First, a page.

Cover of Pet: Black girl with hair tied up and in pajamas standing in a miniaturized version of city blocks

About the Book

Title: Pet
Published: 2019
Swoonworthy Scale: 1

Cover Story: Sim City
BFF Charm: Big Sister
Talky Talk: Genre Bender
Bonus Factors: LGBTQ+, Awesome Parents
Anti-Bonus Factor: Abuse
Relationship Status: Proud

Content Warning: This book features implied/off-page sexual and physical abuse of a child.

Cover Story: Sim City

Every time I saw this cover before reading the book, I thought this was a book about video games. Don’t get me wrong, there’s nothing wrong with books about video games, and there’s nothing wrong with this cover. It just doesn’t exactly fit.

I do love the depiction of Jam—her pjs are too cute—and the feather elements that hint at Pet, though.

The Deal:

Jam lives in a world in which there are no monsters. Many years prior, angels did the hard and dirty work of removing them from all aspects of life in her city of Lucille. Jam barely knows what monsters are, other than what’s taught in her history classes.

But then a creature—who is adamant it’s not a monster, regardless of its monstrous visage—exits one of Jam’s mother’s paintings, and tells Jam it’s there to hunt a monster. And Jam will help.

BFF Charm: Big Sister

BFF Charm Big Sister with Clarissa from Clarissa Explains It All's face

Although she’s 15, Jam seems very young. Perhaps it’s a benefit of growing up in Lucille, a seeming utopia where everyone is loved and respected, regardless of race, sexual preferences, or gender identity.

She’s smart and determined, and uses the heck out her local library, but she has no real idea how many forms monsters can come in. I found myself wanting to wrap her up and keep her safe, which would have absolutely driven her crazy—she’s the kind of girl who would hate being coddled and kept in the dark “for her own good.”

But I really couldn’t help myself were we to know each other in real life. She’s just the kind of person who inspires a protective urge.

Swoonworthy Scale: 1

Were this a different book, we would have seen a lot more chemistry between Jam and her best friend Redemption. (Maybe when they’re a bit older?) But as things stand, they’re merely truly excellent friends who care about each other deeply. It’s a beautiful relationship.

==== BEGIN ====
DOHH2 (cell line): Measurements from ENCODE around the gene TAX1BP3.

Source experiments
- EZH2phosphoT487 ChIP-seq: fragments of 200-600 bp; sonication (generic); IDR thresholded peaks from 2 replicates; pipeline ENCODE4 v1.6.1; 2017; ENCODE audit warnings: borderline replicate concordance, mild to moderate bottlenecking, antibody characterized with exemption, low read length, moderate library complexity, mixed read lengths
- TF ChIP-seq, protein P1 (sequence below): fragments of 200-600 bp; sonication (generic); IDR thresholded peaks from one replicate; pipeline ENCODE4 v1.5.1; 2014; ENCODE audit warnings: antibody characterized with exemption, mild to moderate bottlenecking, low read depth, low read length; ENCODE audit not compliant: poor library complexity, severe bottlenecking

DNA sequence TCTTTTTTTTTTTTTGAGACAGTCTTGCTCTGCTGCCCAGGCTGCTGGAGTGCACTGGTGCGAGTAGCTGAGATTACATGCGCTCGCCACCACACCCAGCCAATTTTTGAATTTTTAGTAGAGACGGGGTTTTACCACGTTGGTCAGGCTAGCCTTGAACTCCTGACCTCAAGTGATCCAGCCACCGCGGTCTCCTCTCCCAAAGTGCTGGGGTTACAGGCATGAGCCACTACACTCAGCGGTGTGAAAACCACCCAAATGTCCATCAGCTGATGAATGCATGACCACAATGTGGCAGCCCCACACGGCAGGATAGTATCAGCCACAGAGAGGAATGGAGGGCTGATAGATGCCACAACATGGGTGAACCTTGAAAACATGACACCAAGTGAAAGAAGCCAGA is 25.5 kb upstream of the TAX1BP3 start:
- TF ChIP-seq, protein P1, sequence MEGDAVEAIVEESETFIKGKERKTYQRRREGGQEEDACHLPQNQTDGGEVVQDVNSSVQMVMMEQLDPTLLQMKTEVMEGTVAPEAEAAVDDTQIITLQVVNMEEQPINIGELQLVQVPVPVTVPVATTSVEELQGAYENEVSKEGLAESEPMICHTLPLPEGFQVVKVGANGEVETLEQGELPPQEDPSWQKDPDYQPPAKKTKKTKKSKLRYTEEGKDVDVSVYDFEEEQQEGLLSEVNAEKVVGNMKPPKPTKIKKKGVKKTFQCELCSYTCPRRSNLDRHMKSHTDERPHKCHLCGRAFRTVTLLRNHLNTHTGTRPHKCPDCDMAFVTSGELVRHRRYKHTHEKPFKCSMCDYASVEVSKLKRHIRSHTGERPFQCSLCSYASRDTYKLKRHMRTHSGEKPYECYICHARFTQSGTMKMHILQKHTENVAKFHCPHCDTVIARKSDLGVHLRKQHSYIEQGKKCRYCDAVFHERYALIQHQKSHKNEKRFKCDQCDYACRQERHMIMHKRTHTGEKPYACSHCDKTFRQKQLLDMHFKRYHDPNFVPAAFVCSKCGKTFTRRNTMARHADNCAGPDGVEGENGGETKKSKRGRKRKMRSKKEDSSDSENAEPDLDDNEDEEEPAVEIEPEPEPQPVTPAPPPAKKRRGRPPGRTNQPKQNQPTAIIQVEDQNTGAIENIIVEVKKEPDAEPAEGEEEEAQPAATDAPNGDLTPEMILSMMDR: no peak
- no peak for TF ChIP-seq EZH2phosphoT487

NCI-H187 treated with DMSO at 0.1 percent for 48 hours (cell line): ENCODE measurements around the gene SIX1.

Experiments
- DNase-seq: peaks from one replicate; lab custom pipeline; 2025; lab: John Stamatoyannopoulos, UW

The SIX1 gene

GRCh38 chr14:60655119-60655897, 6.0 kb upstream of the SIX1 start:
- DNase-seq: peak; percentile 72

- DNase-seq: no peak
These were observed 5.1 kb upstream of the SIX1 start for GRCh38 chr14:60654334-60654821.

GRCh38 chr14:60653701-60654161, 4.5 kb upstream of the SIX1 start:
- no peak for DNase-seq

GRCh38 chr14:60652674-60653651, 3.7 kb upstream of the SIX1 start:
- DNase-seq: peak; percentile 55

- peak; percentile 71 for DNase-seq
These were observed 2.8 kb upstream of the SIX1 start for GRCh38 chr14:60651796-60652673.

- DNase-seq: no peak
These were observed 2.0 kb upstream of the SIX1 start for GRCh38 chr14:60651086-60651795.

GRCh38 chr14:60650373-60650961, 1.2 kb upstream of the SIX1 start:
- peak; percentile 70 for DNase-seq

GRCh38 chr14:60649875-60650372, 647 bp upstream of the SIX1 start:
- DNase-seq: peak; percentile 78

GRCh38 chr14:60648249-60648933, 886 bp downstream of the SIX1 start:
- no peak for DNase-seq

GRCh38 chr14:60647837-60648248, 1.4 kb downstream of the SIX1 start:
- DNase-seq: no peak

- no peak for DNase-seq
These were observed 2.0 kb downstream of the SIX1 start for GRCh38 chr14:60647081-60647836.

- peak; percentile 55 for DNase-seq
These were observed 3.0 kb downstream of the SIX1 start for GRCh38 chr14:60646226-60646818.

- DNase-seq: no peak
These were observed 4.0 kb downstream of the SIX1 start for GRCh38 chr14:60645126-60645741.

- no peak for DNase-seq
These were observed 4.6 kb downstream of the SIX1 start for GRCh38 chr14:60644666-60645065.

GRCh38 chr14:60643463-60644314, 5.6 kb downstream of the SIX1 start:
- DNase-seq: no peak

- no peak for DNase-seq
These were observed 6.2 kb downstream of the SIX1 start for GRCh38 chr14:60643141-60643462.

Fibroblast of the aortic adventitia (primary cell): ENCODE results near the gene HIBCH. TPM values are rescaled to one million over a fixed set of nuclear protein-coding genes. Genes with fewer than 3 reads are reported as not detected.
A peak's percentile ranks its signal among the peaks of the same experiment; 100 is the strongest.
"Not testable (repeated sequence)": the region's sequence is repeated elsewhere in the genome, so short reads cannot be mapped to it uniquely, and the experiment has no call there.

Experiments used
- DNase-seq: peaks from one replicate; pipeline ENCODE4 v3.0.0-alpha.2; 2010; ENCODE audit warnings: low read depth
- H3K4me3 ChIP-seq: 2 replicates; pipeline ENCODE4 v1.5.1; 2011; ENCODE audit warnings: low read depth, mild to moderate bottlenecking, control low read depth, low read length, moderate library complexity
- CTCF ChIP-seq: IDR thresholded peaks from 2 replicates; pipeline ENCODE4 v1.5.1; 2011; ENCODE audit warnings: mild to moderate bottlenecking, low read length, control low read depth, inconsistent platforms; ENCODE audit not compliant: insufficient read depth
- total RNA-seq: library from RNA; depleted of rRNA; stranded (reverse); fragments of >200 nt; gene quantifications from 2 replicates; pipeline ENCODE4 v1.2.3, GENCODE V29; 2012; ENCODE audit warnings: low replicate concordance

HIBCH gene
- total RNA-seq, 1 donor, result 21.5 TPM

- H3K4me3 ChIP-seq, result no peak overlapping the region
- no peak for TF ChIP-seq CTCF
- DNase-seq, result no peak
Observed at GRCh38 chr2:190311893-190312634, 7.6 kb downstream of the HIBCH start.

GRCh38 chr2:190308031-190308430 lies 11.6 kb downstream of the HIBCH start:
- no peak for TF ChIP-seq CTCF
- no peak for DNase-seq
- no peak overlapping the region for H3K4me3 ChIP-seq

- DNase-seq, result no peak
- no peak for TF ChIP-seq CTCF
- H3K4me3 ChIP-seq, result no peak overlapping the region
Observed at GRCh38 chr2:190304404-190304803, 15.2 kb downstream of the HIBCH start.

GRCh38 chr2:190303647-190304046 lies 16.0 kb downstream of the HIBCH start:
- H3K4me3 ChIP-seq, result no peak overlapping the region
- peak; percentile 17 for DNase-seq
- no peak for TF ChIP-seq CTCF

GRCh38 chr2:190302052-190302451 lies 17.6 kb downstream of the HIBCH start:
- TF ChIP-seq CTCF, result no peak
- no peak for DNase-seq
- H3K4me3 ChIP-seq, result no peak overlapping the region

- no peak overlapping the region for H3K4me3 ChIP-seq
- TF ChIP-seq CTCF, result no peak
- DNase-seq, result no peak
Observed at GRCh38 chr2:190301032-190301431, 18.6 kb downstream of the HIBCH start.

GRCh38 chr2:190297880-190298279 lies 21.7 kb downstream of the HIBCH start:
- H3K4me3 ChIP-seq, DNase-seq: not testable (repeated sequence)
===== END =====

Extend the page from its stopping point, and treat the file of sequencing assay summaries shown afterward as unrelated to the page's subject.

Talky Talk: Genre Bender

Trying to categorize Pet is difficult. It’s a fantasy that feels real. It’s magical realism with paranormal elements. It’s part dystopian, part mythology, part parable. But the fact that it doesn’t fit a mold is one of the things that makes Pet so impressive.

Emezi’s strong storytelling and powerful, yet quiet, voice is another. Pet is a hopeful glimpse of the future while being a terrifying statement on how humanity will always have darkness, no matter how hard people try to drive it out. And in their writing, Emezi asks readers to draw their own conclusions about whether the book is utterly depressing or wonderfully optimistic. (Perhaps some of both?)

Bonus Factor: LGBTQ+

Pride flag being waved in a parade

Jam is transgender, but in the city of Lucille, in the future, it’s not seen as anything other than Jam being true to herself. Redemption has a parent who is non-binary (and also one of his three parents, but that’s a different type of Bonus Factor). I love Emezi’s view that we, as humans, will someday get past our hangups on letting people be who they are and love who they love.

Bonus Factor: Awesome Parents

Parents from Easy A smiling and looking into a laptop during a video chat

Jam’s parents are excellent folk who give Jam just the right amount of autonomy and freedom. They’re a little too well-meaning at times, but as Jam is only 15, and a young 15 at that, I get where they’re coming from. (Yes, I am agreeing with the parents. I’m an Old.)

Anti-Bonus Factor: Abuse

Clenched fist pounding into a table

As you can tell from the Content Warning at the top of this review, Pet deals with some heavy topics. It’s both rage-inducing and heartbreaking to read, but the book deals with it deftly and intelligently.

Relationship Status: Proud

It’s an honor to know you, Book, and have spent time listening to your story. You’re a bit of an understated read, but no less important for your quiet voice.

Literary Matchmaking

When the Moon Was Ours

All of Anna-Marie McLemore’s books include LGBTQ characters who are undeniably themselves in magical realism settings, but their When the Moon was Ours is particularly poignant.

Crier’s War (Crier’s War #1)

Nina Varela’s Crier’s War is another lovely LGBTQ story with more of a focus on romance, but also an examination of “humanity.”

Akata Witch (Akata Witch #1)

Nnedi Okorafor’s Akata Witch is another book about a powerful young woman discovering her inner strength.

FTC Full Disclosure: I bought a copy of this book with my own money and got neither a private dance party with Tom Hiddleston nor money in exchange for this review. Pet is available now.

Mandy (she/her) is a manager at a tech company who lives in Austin, TX, with her husband, son, and dogs. She loves superheroes and pretty much any show or movie with “Star” in the name.